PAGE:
Of data and snooping

A lot has been written and admonished about the recent revelation that the justice department has been collecting and mining telephone call data.  It’s difficult to separate the political tribalism from legitimate concern and objective public policy debate, but I wanted to write a bit from my perspective as a guy who’s worked on big data problems for a long time as well as someone who knows a little about the ethical problems inherent in crossing lines of privacy in the service of other objectives.  I will probably satisfy neither side of the sick polarity, but that’s a good thing because the resident paranoia is a spirit I avoid since it wastes untold energies and times.

If I were given the problem of tracking communication of bad guys – those who have done my country harm and would do it again, I would definitely look at known phone numbers and web sites for activity to and from them. Given the mass of data, I would put it into a large database – in form of a data warehouse and write some queries against it.  Those queries would find those numbers and ip addresses making contact with the numbers and web sites and probably branch out from there.  That is, bad guys know other bad guys and to some level of indirection it would make sense to find the whole family.  And .. when activity picked up, alarms would sound and people would do things.  Corporations have used such means to track anomalies for decades and use customer data (that is, yours and mine) to do so.  It’s helpful and effective and solving problems like that has fed many a family of those employed in the field.  That’s not evil and it’s even controversial as a raw data mining exercise.

Now, when linked to administrations in the current popular polarity, this becomes linked to special interest and questionable practice.  “Bad guys” can (and some say they do) include the enemies of such administrations, whether donkey or elephant, so flames of distrust are fanned and people are up in arms. It doesn’t matter who is in power, suspicion is the sentiment of the day and one’s enemy party is always trying to oppress and injure.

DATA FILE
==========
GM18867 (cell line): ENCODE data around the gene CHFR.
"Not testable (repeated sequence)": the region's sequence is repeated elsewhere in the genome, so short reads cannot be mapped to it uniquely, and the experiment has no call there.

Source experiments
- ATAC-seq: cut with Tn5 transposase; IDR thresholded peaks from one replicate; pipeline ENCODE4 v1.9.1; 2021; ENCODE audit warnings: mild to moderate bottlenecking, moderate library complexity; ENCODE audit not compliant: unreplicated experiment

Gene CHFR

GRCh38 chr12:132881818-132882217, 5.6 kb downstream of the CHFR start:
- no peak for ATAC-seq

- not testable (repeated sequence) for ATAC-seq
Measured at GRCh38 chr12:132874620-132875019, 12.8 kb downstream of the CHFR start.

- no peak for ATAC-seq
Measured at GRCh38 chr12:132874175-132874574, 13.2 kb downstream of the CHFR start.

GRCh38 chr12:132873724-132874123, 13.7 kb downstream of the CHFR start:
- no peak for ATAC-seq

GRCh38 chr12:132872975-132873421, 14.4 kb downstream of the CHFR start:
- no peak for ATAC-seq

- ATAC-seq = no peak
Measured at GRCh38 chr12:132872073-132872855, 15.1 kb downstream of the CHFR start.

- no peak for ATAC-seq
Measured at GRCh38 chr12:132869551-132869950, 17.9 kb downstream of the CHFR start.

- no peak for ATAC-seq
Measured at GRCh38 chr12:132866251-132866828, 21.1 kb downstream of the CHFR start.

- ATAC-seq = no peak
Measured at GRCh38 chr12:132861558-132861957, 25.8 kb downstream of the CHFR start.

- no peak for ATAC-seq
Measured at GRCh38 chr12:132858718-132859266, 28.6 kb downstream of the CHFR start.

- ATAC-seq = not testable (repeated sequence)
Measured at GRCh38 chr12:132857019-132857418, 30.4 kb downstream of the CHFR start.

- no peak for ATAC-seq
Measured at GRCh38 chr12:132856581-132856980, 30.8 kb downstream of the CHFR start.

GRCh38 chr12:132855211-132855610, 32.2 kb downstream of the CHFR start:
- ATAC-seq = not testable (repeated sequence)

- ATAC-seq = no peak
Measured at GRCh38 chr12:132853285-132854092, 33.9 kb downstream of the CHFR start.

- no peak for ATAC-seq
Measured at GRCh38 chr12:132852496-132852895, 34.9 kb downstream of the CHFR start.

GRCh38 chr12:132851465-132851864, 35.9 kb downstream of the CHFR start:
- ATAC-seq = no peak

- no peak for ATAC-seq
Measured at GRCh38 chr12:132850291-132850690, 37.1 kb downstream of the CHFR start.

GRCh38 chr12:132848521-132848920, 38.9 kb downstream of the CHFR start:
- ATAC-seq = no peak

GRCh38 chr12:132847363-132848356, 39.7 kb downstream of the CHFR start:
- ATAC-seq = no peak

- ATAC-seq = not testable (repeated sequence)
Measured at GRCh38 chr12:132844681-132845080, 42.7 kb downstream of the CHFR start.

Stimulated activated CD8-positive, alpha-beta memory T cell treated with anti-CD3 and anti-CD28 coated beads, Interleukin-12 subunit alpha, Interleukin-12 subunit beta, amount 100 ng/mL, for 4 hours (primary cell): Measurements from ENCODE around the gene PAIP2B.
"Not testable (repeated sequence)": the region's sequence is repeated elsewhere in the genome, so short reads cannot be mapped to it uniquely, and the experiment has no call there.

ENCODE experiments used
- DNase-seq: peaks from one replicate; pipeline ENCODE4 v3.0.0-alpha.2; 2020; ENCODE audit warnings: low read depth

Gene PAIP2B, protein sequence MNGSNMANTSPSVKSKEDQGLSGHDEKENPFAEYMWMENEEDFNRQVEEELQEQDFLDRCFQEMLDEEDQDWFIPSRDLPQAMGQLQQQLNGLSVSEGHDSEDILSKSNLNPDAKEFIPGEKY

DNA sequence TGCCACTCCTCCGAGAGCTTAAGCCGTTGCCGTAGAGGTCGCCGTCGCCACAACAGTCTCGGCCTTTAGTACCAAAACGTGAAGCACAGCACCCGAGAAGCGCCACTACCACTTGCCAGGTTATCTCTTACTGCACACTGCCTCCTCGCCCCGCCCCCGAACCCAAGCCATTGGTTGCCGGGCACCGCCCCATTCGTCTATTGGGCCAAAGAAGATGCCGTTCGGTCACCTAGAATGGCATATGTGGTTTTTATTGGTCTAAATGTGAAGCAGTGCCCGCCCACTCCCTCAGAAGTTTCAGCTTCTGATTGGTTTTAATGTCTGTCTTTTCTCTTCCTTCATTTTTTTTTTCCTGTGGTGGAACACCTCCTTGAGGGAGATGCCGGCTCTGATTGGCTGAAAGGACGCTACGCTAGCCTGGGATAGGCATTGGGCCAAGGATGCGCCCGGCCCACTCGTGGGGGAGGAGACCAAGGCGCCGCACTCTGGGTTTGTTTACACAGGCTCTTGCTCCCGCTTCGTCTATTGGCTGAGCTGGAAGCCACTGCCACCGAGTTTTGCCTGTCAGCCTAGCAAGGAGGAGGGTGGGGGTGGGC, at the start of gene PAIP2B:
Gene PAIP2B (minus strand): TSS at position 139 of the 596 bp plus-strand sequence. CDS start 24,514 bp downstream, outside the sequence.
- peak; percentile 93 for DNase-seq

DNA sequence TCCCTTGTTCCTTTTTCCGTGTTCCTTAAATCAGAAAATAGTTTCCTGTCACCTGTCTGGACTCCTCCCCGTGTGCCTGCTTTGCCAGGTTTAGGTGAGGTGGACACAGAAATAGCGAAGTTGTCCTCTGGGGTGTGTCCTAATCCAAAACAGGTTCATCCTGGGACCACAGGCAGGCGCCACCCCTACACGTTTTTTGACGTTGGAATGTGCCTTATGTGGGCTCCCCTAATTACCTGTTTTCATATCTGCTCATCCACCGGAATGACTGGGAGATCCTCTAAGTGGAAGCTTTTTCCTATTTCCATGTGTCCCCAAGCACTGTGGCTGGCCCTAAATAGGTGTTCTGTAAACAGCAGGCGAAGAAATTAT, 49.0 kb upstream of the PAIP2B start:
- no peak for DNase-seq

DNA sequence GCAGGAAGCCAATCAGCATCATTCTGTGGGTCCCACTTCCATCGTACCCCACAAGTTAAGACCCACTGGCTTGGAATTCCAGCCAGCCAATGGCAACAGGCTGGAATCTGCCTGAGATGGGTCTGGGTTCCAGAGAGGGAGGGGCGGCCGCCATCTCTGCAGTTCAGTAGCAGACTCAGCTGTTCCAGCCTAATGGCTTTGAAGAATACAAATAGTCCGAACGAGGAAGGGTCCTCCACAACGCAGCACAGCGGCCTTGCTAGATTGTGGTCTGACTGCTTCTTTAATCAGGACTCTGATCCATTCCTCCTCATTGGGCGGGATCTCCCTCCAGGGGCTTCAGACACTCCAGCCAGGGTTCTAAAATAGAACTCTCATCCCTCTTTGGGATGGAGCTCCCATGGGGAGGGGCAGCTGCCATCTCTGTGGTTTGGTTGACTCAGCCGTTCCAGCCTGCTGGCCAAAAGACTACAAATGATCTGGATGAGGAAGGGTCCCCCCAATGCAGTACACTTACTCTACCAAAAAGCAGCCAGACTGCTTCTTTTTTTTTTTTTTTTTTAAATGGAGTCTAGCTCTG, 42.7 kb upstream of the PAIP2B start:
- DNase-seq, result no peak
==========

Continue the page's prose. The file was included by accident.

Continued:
I also work in the area of messaging (e-mail, instant, you name it) and it may surprise some to know that work e-mail is the property of one’s employer.  I remember giving a talk at a user conference one time talking about the mining of such e-mail to determine expertise, a very valuable practice for a corporation and for its individuals as well (answering the question “I wonder who knows about X ??” where X is any discipline or body of knowledge with value).  My talk was borderline heckled by an individual whose expertise was – true confession live and in color – Monica Lewinsky jokes.   He did not want to be known by such expertise.  He could be fired or certainly demoted and his reputation sullied.

Now, I did not and still cannot vouch for his employer’s not going after such content in e-mail, but there is a practice of privacy in place in corporations that cannot be legitimately breached.  If an employer is known as someone who does such mining, it would be a mark against them to some extent and a declaration of a type of corporate environment governed by fear.

I would apply that same force of restraint to the government in this case.  Do I know that data isn’t being misused?  No, but I do know that if it is, there are forces that would come into play that would ruin the careers of those doing such things.

So the popular polarity will wage its incessant war of words and even amplify its distrust and make ever more malicious accusations and counter-accusations.  

But I’ll both trust in God and in natural forces of restraint.  

And I won’t be calling any terrorists.  Well, maybe a wrong number.

 

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